On the inbounds, the Pacers get the matchup they want; Troy Murphy, a left-handed, 6'11" power forward with post skills AND a reliable jump shot, gets the ball against Howard on the left side of the lane. Murphy drives right at Howard with his right hand, and appears to have him beat. As he leaps to lay the ball in, Howard swats the ball with his left hand and--here's the crucial part--keeps it in play rather than swat it out of bounds. Bogans is in the right place at the right time and recovers the ball in front of Orlando's bench. The Magic call for time.
As one might expect, the Magic run a screen-and-roll with Nelson and Howard; in other games, Turkoglu may have handled the ball, but both his decision-making in this game was bad (2 assists, 4 turnovers) and his shooting was worse (1-of-13[!]). In any case, Nelson dribbles left around Howard's screen. Just before Nelson comes around the screen, Lewis cuts across the baseline, from right to left, bringing Granger with him. When Nelson comes fully around the point of the screen, Granger must make a split-second decision: step forward to cut off Nelson's penetration, or stay with Lewis and hope one of his teammates rotates over in time. He decides to step forward, and Nelson reads it perfectly. He stops immediately and fires a crisp chest-pass to Lewis, who has his feet set and shoulders square on the left baseline, a step or two beyond where he hit the tying jumper moments ago. Once again, Lewis is right on the money. Orlando leads, 100-98, with 23 seconds to play. The Pacers call timeout.
I don't know what went on in the Pacers' huddle, but if what happened is what was supposed to happen, I don't agree with it. Granger never touches the ball, and Daniels gets only a brief handle. Ford and Nesterovic play a two-man game, with Nesterovic rifling the ball back out to Ford, who has to take a fadeaway jumper with Howard lunging at him. He misfires at the last second. Turkoglu grabs the rebound--perhaps the first good thing he's done tonight--and the Magic escape with the win.
The game was a real blast to watch, despite the poor shooting by both teams in the second half. For the most part, the misses were due to lock-down defense, not poor decisions, which made the game a bit more watchable. Once again, the Magic battled back after trailing for most of the game. Although the offense was horrid on the game--the offensive rating of 96.2 was the team's worst since going for 93.3 against Memphis--the defense made up for it. The team's late-game execution was superb, and it's encouraging to see that the team snapped out of its bone-headed, first-half play.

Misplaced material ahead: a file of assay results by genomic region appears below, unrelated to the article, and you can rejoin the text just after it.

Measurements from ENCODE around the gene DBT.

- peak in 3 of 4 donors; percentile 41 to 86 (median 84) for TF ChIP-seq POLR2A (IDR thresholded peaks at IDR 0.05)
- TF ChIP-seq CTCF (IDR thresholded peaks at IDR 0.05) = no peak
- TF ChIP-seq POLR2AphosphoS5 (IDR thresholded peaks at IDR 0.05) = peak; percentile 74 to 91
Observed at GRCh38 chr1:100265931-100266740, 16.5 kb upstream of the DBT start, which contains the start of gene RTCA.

Some general observations:
Until further notice, do not count the Magic out in any game, home or away, against any team.
Lewis played the final 5:48 of regulation and all of overtime with 5 fouls. The Magic did well to hide him on defense so he wouldn't foul out. Either that, or the Pacers did a poor job attacking him. Take your pick.
J.J. Redick was the first shooting guard off the bench. He went 1-for-3 in 12 minutes for 2 points. Keith Bogans was the only other shooting guard to get off the pine, as Indianapolis native Courtney Lee received a DNP in his first NBA game in his hometown. Bummer.
Mickael Pietrus has a reputation as a mistake-prone player, yet his turnover rate of 11.2 this season is better than his career average of 12.9. That's a statistical way of saying that he hasn't screwed-up royally much. His night got off to a pretty bad start when he stepped on the baseline trying to maneuver past Granger on Orlando's first possession. He did it again in the final minute of the first quarter.
Brian Cook, who has played only 7 mop-up minutes all season, entered the game for Lewis with 9:27 to play in the second quarter. He did not impress. In 12 minutes, he scored 3 points on 1-of-2 shooting, with 2 turnovers. His decision-making remains questionable at best. His lone make was a deep three-pointer from dead center, his signature shot. Gaining confidence, he fired away on Orlando's next possession. It was a dumb shot, frankly. He was well guarded when he received the ball, dribbled 2 steps to his left and inside the arc, and--still well guarded--rushed a shot without his feet set. There were 17 seconds on the shot clock.
The next time he got the ball, he was wide-open, in his sweet spot behind the three-point line. He should have shot the ball, but he elected to put the ball on the floor instead, perhaps mindful of his last dreadful miss. Problem was, he had already gone into his shooting motion, and he shuffled his feet. Traveling. He did not make a strong case for his insertion into the rotation tonight. Magic fans frequently liken Cook to vintage Pat Garrity, and they are indeed similar: perimeter-oriented power forwards who shoot threes, are allergic to rebounds, and play for the Magic. Yet Garrity was at least a willing passer who usually made the smart play.
But, to Cook's credit, he did grab two defensive boards.
Turkoglu's play tonight is as bad as his stat line indicates. He shot a dreadful 1-of-11 from the field and 0-for-6 from the three-point line, and that's not counting two misses in particular--a desperation heave from midcourt at the end of the third quarter, and a floater from the left side of the lane that banked into a leaping Dwight Howard's hands for a stick-back dunk. His passes were off the mark, too. I have, quite honestly, never seen him play this poorly in his Magic career.
Bogans, not Pietrus, got Orlando's minutes at shooting guard down the stretch. That has been the case in all of the Magic's close games this season.
The Magic were lucky to catch Granger on an off night. Yet the Pacers caught Turkoglu on an even worse night, which offsets the former fact.
I give the Pacers a lot of credit: they have spirit. They'll win games like these eventually, as Ford and Granger mature. Getting Mike Dunleavy back will certainly help, too.
Here's Indy Cornrows' game recap.
Howard got back on track offensively, with 24 points, but he shot just 9-of-19 and had 5 shots blocked.
The Magic flew to Orlando immediately after the game to take on Houston tonight. The Rockets were also traveling, as they played the Wizards in D.C. as the Magic were battling the Pacers.